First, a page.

As Pakistani rioters roamed the streets of Islamabad, an American tourist couple emerged from their hotel in the downtown section. Sensing history in the making, the couple struggled to get out camera gear to record the scene before them. Not far away the American Embassy was ablaze and under attack by rioters.

The mob swirled around the tourist couple, engulfing them before they could run to the relative safety of their hotel lobby. Cameras, watches, jewelry and other valuables were stripped from the couple, but they avoided serious injury.

Like a score of other American tourists that day, and like many American tourists around the world recently, the couple were victims of increasing civil disorder abroad.

Civil unrest still ranks well behind drug-related incidents as a cause of trouble for Americans traveling abroad. But many Americans have reported cases of harassment, intimidation, robbery and extortion in countries beset by internal unrest.

The State Department maintains a special Citizens Emergency Center to cope with such problems. In the worst cases, the center helps cooordinate evacuation from countries where conditions become dangerous. In recent months, Americans have been airlifted from Pakistan, Nicaragua and Iran after riots or revolutions.

To prevent such extreme measures, the State Department makes the following recommendations to travelers.

First, check with the nearest passport office to determine if a travel advisory has been issued for the country to be visited. The advisory will describe the conditions deemed not suitable for travel, varying from civil disorders and natural disasters to overbooking of hotel space.

The State Department, for example, recommended against travel to Yugoslavia during the state funeral of Marshall Tito because hotels were filled with visiting dignitaries.

Currently there are 13 nations for which travel advisories -- they have no binding power -- have been issued on grounds of civil unrest: Iraq, Lebanon, Syria, Kuwait, Libya, Afghanistan, Iran, Pakistan, El Salvador, Chad, Uganda, Liberia and Cuba.

There also is a "limited" advisory on Zimbabwe-Rhodesia warning travelers not to venture outside major cities in case some guerrilla bands have not heard of the peace settlement.

Second, the State Department advises that all Americans who plan to be inside a country for any length of time register with the American Embassy. Then, in case of trouble, they can be contacted and informed of conditions.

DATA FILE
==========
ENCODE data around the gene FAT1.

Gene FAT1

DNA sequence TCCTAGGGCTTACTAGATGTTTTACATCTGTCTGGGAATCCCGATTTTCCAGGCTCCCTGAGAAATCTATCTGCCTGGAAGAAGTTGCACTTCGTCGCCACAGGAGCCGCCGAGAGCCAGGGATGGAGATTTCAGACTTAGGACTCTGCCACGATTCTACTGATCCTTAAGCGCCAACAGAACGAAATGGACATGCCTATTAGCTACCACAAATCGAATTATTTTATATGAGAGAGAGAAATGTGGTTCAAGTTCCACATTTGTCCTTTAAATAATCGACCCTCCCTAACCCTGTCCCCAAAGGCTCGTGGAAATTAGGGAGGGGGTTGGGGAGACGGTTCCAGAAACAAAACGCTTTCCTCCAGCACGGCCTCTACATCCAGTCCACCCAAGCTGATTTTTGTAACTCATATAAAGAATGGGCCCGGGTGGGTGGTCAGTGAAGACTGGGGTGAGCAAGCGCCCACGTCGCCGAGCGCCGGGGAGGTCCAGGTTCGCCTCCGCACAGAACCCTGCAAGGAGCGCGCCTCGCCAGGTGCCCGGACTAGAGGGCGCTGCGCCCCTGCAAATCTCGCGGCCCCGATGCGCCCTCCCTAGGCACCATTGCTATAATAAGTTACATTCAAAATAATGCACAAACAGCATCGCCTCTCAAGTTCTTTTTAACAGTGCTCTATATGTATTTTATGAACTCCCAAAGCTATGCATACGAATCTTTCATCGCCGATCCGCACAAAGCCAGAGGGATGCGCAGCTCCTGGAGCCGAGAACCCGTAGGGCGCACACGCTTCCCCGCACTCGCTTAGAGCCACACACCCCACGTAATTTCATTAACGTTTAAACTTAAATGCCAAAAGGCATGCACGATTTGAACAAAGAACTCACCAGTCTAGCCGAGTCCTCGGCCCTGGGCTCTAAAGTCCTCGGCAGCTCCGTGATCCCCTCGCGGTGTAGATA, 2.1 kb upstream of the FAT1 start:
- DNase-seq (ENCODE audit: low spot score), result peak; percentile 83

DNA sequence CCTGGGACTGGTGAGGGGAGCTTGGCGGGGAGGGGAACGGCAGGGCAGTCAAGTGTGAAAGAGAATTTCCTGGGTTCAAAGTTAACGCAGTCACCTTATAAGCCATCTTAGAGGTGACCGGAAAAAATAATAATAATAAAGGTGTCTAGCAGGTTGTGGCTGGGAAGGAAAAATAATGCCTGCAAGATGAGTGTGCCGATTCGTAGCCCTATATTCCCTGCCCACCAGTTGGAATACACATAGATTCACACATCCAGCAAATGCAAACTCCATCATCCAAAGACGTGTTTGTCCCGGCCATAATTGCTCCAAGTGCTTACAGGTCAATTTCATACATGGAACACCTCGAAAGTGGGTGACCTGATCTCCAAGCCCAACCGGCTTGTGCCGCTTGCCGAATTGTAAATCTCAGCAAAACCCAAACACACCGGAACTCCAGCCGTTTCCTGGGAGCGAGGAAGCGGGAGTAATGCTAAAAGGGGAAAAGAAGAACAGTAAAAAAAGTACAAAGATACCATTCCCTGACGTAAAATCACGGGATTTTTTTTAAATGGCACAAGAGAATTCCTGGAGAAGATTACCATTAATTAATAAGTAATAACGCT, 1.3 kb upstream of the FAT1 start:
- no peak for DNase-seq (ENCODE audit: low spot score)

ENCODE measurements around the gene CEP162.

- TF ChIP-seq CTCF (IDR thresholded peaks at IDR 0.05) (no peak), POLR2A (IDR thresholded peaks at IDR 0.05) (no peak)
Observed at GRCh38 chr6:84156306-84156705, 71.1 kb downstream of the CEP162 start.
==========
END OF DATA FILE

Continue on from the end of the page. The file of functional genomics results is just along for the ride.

"Americans are always the last ones to realize things are getting hairy," said a State Department spokesman. "Americans often get swept up in civil disorders simply because they wait until the last minute to leave."

Third, use common sense. If you emerge from your hotel to find a mob in the streets, go back in the hotel. Many foreign travelers have noted that Americans in particular seem to feel invulnerable. They are not.

Fourth, if trouble strikes, contact the nearest U.S. Embassy or consulate. Problems ranging from emergency funds to air evacuation are arranged by U.S. posts abroad. Americans have a right to be received promptly by an American consular office. But do not expect help with such problems as routine check cashing, entertainment or free legal services.

The main problem encountered by Amricans involves drugs, not riots. In 1979, nearly half of all arrests of Americans abroad involved drug-related incidents. The actual figure was 49 percent of 5,501 arrests.

Of those drug arrests, 54 percent were arrests for possession of less than an ounce of marijuana. The State Department this year will continue its advertising campaign to inform Americans of the hazards of Drug use abroad. Officials say there still is too little awareness of the severity of penalties in foreign countries.

Mexico, for example, has a mandatory seven-year sentence with no bail or parole for simple possession. Individuals convicted of having more than three ounces of marijuana are considered traffickers in Turkey, Thailand, Taiwan, Singapore, Iraq, Algeria and Iran. The maximum penalty for trafficking is death.

Most incidents involving Americans in civil unrest have had less grievous consequences. But the State Department warned that serious situations can occur.

It was feared that the American rescue attempt in Iran this spring might trigger a reaction against the approximately 300 Americans visiting Iran, mainly journalists and spouses of Iranian citizens. Several thousand Americans have remained in Liberia despite the recent coup. Many of those have been subjected to "shakedowns," according to State Department officials.

"We cannot force people to leave; they have to make their own decisions," the State Department spokesman said.